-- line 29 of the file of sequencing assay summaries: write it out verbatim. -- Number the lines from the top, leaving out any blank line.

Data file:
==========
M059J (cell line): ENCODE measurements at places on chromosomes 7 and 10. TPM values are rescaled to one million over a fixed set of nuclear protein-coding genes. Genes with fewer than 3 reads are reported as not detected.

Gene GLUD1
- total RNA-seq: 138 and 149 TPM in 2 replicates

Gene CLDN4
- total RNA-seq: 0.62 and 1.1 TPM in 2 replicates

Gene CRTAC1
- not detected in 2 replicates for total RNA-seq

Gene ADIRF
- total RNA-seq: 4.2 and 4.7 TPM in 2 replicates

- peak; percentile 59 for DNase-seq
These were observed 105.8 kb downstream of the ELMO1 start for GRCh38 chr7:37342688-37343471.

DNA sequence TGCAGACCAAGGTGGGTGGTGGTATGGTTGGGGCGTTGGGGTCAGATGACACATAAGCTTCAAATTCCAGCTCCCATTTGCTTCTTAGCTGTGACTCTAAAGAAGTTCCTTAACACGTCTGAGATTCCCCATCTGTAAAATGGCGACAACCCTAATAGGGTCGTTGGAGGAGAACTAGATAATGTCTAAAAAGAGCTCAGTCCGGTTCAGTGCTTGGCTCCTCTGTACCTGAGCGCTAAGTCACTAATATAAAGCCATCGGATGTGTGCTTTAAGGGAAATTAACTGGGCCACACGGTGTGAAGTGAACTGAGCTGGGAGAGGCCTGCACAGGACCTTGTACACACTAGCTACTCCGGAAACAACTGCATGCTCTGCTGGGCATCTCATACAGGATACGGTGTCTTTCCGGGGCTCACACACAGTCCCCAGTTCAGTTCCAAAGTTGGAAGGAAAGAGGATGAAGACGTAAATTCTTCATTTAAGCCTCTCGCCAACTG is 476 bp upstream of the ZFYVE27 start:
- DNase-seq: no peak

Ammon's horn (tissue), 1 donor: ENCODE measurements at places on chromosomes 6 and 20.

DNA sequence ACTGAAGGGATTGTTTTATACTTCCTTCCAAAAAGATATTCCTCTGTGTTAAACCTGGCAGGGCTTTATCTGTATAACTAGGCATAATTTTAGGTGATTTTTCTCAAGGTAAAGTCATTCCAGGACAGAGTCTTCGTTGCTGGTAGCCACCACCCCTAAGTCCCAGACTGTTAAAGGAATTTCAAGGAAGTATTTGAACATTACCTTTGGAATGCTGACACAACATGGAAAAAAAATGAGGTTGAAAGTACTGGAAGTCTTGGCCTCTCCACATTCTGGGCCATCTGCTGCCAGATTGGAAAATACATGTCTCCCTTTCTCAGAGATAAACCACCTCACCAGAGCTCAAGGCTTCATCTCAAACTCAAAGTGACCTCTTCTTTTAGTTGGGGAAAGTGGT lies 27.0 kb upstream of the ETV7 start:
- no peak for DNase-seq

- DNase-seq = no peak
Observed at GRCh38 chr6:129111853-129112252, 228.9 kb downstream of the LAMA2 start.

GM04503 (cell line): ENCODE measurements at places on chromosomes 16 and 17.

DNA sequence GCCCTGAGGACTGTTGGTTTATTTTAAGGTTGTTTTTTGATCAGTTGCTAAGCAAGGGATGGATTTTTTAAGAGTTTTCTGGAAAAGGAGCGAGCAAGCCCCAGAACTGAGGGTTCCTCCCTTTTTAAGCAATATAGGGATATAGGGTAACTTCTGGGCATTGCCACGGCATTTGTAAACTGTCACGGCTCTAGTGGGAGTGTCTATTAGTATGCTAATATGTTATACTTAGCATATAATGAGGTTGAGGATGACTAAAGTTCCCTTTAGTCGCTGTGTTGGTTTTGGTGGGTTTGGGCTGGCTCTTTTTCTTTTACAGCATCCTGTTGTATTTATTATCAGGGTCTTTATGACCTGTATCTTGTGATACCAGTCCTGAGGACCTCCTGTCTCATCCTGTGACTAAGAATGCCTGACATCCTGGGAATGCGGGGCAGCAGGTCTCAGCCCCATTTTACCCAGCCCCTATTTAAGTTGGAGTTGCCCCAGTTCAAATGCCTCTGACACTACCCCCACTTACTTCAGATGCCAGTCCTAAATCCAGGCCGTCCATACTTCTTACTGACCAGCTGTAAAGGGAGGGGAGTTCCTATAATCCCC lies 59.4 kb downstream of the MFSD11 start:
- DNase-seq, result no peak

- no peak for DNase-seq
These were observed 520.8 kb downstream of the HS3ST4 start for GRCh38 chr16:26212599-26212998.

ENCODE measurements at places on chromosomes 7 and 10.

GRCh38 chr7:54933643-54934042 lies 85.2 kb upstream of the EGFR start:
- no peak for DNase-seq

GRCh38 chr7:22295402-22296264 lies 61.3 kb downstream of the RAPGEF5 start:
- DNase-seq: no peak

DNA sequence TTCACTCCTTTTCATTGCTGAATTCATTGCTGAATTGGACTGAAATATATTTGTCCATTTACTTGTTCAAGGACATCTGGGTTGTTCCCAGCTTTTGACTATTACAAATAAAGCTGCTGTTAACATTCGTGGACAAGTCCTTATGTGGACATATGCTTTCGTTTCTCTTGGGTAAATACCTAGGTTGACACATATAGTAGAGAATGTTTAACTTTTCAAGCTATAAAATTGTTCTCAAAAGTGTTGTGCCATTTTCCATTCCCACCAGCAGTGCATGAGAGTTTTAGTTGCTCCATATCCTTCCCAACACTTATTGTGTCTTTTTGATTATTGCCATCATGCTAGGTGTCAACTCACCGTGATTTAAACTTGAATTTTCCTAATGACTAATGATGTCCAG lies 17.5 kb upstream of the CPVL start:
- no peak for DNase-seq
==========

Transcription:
DNA sequence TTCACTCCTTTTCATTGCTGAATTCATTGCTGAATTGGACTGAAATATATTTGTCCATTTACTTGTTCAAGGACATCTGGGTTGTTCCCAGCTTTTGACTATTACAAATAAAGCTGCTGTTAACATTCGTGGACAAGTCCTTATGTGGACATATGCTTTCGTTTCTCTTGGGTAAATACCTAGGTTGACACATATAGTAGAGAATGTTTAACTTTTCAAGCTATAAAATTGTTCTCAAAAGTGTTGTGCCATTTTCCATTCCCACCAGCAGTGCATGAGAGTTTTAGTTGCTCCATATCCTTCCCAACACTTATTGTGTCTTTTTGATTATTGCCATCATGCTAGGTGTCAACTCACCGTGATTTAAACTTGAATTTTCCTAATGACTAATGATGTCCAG lies 17.5 kb upstream of the CPVL start: